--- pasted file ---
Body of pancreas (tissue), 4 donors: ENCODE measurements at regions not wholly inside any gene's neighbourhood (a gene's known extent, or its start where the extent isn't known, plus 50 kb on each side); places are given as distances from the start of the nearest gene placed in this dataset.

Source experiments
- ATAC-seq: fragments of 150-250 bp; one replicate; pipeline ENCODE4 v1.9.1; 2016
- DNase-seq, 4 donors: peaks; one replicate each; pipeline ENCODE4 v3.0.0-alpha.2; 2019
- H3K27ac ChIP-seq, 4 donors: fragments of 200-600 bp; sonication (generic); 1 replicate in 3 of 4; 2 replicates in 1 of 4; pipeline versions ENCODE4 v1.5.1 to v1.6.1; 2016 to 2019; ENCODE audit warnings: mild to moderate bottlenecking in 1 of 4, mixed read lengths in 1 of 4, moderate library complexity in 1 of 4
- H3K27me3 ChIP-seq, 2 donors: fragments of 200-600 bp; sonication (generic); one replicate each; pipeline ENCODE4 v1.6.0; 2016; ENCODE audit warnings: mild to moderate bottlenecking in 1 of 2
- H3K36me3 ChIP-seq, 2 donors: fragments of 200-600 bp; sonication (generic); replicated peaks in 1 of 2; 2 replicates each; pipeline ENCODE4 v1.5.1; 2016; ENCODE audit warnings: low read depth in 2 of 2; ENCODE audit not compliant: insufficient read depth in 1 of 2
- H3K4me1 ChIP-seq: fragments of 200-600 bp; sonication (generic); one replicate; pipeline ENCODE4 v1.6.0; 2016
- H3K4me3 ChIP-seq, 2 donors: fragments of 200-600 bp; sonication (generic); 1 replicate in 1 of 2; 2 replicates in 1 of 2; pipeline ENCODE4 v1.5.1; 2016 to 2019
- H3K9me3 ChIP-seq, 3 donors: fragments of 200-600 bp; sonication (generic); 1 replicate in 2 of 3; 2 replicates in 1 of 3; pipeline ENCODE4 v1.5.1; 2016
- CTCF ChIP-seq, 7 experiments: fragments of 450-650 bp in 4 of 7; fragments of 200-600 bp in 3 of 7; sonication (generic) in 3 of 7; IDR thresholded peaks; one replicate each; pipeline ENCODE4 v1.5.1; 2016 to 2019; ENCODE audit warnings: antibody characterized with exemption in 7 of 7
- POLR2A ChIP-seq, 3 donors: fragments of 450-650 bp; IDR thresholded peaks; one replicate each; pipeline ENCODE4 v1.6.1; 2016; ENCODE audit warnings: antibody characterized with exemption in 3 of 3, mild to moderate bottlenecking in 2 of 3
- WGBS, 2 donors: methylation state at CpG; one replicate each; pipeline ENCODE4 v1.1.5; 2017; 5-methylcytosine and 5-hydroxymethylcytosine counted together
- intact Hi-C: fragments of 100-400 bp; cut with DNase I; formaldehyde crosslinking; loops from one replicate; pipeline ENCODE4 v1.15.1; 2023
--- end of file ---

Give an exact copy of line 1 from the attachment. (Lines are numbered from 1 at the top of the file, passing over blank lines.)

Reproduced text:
Body of pancreas (tissue), 4 donors: ENCODE measurements at regions not wholly inside any gene's neighbourhood (a gene's known extent, or its start where the extent isn't known, plus 50 kb on each side); places are given as distances from the start of the nearest gene placed in this dataset.